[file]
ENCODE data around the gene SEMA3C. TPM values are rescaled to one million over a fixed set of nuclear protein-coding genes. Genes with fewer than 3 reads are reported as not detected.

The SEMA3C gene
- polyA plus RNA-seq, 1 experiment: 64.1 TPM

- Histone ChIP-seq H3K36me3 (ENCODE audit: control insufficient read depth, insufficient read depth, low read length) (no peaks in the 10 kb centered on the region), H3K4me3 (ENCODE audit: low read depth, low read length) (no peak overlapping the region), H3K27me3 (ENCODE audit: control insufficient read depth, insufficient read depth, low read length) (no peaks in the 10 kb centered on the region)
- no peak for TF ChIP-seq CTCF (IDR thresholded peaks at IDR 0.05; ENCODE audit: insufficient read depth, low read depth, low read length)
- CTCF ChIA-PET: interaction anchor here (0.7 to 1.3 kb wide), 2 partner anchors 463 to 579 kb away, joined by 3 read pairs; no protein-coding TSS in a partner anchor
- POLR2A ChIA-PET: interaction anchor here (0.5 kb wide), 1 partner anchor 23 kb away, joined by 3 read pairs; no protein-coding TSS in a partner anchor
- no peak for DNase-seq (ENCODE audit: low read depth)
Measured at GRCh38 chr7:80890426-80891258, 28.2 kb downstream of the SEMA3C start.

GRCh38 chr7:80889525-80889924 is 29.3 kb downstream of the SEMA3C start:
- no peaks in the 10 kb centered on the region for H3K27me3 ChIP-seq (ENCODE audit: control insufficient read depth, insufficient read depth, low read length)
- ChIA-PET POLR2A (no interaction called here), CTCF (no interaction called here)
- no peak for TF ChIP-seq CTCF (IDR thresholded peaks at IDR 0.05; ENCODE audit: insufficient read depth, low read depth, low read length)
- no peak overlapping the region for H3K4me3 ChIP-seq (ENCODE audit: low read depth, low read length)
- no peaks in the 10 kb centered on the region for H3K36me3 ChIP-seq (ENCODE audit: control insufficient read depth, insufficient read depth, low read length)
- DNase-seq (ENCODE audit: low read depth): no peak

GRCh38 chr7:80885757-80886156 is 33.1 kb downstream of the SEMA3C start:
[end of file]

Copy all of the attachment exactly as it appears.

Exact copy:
ENCODE data around the gene SEMA3C. TPM values are rescaled to one million over a fixed set of nuclear protein-coding genes. Genes with fewer than 3 reads are reported as not detected.

The SEMA3C gene
- polyA plus RNA-seq, 1 experiment: 64.1 TPM

- Histone ChIP-seq H3K36me3 (ENCODE audit: control insufficient read depth, insufficient read depth, low read length) (no peaks in the 10 kb centered on the region), H3K4me3 (ENCODE audit: low read depth, low read length) (no peak overlapping the region), H3K27me3 (ENCODE audit: control insufficient read depth, insufficient read depth, low read length) (no peaks in the 10 kb centered on the region)
- no peak for TF ChIP-seq CTCF (IDR thresholded peaks at IDR 0.05; ENCODE audit: insufficient read depth, low read depth, low read length)
- CTCF ChIA-PET: interaction anchor here (0.7 to 1.3 kb wide), 2 partner anchors 463 to 579 kb away, joined by 3 read pairs; no protein-coding TSS in a partner anchor
- POLR2A ChIA-PET: interaction anchor here (0.5 kb wide), 1 partner anchor 23 kb away, joined by 3 read pairs; no protein-coding TSS in a partner anchor
- no peak for DNase-seq (ENCODE audit: low read depth)
Measured at GRCh38 chr7:80890426-80891258, 28.2 kb downstream of the SEMA3C start.

GRCh38 chr7:80889525-80889924 is 29.3 kb downstream of the SEMA3C start:
- no peaks in the 10 kb centered on the region for H3K27me3 ChIP-seq (ENCODE audit: control insufficient read depth, insufficient read depth, low read length)
- ChIA-PET POLR2A (no interaction called here), CTCF (no interaction called here)
- no peak for TF ChIP-seq CTCF (IDR thresholded peaks at IDR 0.05; ENCODE audit: insufficient read depth, low read depth, low read length)
- no peak overlapping the region for H3K4me3 ChIP-seq (ENCODE audit: low read depth, low read length)
- no peaks in the 10 kb centered on the region for H3K36me3 ChIP-seq (ENCODE audit: control insufficient read depth, insufficient read depth, low read length)
- DNase-seq (ENCODE audit: low read depth): no peak

GRCh38 chr7:80885757-80886156 is 33.1 kb downstream of the SEMA3C start: